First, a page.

A fun and lighthearted parody on a very famous poem that everyone knows, that has been passed around for awhile.
Original was written by Clement Clarke Moore (1779 - 1863) wrote the poem Twas the night before Christmas also called "A Visit from St. Nicholas" in 1822.
Twas the week before Christmas when all through the house
A draft there was blowing, freezing even the mouse
The Stockings were hung by the chimney and blowing in air
That blew through the windows as if they were not there
The children were nestled all snug in their beds
Because the chill in the room would have frozen their heads
And mamma in her kerchief and I in my cap
Shivered and shook along with the cat
When out on the lawn there arose such a clatter
Oh joy, it was the men with the ladders
Away to the window I flew like a flash
Tore open the shutters and threw up the sash
The moon on the breast of the new-fallen snow
Gave the luster of mid-day to objects below
When what to my wondering eyes should appear
But a pick up truck loaded with windows and gear.
With a little old driver so lively and quick
I knew in a moment if must be St Nick.
More rapid than eagles his installers they came
And they flashed to each window and frame.
Now Dasher! Now Dancer! Now Prancer and Vixen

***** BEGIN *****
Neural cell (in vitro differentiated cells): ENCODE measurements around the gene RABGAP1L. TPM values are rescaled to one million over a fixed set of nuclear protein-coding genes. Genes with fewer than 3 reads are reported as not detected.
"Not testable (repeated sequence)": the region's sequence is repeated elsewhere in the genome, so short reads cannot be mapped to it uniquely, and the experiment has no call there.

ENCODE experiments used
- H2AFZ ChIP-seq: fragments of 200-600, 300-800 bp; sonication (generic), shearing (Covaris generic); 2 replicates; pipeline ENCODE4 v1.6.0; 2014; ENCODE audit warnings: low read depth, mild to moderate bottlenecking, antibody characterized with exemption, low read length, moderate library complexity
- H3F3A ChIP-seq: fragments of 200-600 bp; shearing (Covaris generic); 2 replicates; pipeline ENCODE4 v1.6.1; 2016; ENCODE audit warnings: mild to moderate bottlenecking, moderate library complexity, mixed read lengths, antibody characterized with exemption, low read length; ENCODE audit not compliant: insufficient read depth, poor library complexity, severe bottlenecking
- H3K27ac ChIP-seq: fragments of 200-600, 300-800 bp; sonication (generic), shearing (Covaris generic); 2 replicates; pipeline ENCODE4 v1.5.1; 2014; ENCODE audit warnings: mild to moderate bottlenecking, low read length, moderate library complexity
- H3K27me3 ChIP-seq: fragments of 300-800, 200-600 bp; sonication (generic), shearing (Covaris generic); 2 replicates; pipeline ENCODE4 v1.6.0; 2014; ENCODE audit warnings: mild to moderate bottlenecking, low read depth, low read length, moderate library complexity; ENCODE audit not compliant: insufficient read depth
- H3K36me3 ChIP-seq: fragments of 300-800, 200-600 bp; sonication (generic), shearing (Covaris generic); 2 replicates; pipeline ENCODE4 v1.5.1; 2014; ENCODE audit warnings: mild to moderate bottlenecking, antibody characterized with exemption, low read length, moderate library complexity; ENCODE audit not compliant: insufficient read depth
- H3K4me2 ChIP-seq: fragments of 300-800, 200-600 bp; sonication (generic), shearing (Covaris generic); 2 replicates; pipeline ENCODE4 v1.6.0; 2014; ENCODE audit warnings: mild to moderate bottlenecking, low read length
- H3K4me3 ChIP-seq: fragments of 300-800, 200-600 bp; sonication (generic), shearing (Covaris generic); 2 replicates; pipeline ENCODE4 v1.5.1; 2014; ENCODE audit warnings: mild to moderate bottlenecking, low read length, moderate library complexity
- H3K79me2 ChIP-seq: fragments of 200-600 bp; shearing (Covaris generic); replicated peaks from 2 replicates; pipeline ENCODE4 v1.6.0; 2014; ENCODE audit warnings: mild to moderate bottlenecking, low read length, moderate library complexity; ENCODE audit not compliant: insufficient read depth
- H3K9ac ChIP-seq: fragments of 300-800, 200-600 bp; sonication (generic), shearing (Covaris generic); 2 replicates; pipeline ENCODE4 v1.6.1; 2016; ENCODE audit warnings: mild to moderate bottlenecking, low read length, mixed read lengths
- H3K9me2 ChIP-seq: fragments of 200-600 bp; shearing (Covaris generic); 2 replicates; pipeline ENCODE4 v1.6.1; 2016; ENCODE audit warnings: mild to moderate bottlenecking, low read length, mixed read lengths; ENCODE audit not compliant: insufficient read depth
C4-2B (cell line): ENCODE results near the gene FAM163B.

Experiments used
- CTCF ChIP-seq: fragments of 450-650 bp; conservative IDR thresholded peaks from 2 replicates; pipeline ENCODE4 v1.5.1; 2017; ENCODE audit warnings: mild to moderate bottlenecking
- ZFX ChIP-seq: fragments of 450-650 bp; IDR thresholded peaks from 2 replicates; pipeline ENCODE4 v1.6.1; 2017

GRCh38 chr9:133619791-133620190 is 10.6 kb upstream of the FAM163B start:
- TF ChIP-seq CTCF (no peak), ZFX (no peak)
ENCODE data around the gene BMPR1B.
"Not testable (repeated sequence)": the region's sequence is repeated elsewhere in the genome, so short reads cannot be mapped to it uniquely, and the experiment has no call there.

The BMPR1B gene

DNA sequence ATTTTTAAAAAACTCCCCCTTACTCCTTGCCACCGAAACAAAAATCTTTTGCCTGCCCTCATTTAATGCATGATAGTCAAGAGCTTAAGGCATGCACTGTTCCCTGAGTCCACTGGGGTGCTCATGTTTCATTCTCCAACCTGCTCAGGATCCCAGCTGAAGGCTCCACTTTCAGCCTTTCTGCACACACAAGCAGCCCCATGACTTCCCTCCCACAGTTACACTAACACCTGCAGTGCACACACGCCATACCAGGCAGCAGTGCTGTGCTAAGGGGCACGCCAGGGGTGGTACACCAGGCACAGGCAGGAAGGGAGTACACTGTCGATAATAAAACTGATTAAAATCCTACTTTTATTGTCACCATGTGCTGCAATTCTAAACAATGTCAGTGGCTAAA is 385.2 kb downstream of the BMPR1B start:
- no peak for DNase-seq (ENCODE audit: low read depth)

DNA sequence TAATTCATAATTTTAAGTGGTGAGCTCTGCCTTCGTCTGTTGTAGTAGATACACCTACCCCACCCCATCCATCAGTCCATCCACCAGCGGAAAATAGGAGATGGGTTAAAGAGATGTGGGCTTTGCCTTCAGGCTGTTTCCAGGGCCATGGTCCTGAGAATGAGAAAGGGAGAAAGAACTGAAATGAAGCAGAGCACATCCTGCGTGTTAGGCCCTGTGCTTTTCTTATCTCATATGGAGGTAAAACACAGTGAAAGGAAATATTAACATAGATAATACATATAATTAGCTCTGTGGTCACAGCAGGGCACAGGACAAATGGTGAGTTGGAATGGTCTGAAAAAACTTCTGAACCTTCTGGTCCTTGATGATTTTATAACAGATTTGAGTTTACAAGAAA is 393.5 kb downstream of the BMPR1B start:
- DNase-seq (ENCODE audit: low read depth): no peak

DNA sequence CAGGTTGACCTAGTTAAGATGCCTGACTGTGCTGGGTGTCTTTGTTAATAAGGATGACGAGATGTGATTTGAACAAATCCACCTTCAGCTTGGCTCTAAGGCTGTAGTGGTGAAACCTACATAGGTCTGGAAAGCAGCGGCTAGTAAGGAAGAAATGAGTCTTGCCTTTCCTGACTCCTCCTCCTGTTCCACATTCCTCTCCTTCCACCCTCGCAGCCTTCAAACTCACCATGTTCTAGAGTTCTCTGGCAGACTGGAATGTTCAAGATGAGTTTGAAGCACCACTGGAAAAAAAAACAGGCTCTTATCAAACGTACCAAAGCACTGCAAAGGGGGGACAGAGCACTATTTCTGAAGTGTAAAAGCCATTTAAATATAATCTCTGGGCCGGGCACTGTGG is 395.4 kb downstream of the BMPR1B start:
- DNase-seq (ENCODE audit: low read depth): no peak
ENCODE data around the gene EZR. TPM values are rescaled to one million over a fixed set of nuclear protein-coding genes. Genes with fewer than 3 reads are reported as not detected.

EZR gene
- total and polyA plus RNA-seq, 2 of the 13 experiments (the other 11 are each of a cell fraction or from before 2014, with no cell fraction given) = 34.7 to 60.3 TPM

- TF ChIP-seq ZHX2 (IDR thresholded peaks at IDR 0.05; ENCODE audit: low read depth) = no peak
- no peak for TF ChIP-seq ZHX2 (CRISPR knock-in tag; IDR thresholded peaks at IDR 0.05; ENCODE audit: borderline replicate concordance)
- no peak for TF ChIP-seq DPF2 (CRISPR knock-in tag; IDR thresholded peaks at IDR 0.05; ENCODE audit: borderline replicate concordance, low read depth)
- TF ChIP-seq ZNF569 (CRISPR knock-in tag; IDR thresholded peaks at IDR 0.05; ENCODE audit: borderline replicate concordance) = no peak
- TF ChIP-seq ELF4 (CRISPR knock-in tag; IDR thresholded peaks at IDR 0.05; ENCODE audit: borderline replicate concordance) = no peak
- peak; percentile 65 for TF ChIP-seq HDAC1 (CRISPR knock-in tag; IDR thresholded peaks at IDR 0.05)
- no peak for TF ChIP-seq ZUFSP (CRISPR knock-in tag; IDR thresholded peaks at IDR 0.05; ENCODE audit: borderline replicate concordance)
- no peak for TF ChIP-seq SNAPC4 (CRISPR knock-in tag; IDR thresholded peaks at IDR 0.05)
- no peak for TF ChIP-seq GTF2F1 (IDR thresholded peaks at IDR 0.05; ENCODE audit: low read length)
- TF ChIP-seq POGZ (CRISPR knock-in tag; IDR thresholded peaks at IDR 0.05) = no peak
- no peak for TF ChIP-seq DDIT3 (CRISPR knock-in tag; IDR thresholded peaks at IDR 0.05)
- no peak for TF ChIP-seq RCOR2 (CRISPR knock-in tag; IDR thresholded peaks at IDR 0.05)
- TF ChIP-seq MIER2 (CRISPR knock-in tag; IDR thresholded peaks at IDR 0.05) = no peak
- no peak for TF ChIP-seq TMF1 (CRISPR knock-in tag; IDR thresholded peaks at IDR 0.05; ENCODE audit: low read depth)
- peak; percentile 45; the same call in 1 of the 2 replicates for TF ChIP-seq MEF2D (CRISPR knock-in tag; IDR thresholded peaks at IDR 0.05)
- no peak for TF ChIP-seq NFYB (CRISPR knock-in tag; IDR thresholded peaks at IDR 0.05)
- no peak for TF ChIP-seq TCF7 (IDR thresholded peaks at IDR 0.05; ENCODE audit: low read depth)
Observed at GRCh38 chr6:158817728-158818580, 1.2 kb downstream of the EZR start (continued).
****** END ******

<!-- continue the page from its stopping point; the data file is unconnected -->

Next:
On, Comet! On, Cupid! On Donner and Blitzen
To the top of the porch! To the top of the wall
Get every window installed, install them all!
As dry leaves that before the wild hurricane fly,
When they meet with an obstacle, mount to the sky.
So up to the house-top the installer they flew,
With dozens of windows so shiny and new.
And then in a twinkling I heard on the roof
The sounds of the boss saying great job and here is the proof
The house is now cozy and warm
With all windows installed showing beauty and charm.
He sprang to his truck, to his team gave a whistle
And away they flew like the down of a thistle
But I heard him exclaim ‘ere he drove out of sight’
Enjoy your new windows, Happy Christmas to all and to all a good night.
Clement Clarke Moore (1779 - 1863) wrote the poem Twas the night before Christmas also called “A Visit from St. Nicholas" in 1822.
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